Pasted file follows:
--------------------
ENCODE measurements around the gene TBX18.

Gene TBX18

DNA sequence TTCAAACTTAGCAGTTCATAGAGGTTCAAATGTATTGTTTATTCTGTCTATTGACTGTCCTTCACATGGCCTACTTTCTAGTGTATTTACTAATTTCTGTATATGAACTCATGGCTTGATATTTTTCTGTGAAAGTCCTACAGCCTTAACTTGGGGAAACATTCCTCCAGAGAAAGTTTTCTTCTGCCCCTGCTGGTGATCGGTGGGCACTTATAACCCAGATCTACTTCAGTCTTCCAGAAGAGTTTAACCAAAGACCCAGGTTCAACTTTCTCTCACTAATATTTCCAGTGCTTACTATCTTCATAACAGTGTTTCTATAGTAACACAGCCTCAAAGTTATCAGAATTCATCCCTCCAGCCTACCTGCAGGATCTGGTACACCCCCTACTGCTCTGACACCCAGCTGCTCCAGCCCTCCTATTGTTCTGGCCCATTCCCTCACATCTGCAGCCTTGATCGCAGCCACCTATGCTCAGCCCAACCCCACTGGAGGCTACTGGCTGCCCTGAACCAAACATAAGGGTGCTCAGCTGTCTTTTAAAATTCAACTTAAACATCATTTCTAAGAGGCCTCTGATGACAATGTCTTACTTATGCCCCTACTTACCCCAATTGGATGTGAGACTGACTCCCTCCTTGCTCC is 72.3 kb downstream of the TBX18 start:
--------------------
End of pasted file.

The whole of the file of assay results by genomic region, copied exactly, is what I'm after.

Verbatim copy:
ENCODE measurements around the gene TBX18.

Gene TBX18

DNA sequence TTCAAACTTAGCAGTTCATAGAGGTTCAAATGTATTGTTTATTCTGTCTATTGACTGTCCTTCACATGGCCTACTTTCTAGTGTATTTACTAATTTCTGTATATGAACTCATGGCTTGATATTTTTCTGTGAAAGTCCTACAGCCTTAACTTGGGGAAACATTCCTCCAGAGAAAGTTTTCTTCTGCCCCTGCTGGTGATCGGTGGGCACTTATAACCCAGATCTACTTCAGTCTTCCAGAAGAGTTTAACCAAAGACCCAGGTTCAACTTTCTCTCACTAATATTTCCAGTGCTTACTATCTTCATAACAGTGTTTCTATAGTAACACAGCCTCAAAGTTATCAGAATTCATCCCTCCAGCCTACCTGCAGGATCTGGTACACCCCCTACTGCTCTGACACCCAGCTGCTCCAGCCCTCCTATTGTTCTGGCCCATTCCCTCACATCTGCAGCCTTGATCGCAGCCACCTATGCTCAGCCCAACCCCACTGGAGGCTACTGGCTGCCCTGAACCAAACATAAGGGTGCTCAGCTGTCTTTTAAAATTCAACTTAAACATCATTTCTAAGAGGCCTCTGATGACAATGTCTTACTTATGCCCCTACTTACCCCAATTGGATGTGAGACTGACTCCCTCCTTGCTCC is 72.3 kb downstream of the TBX18 start: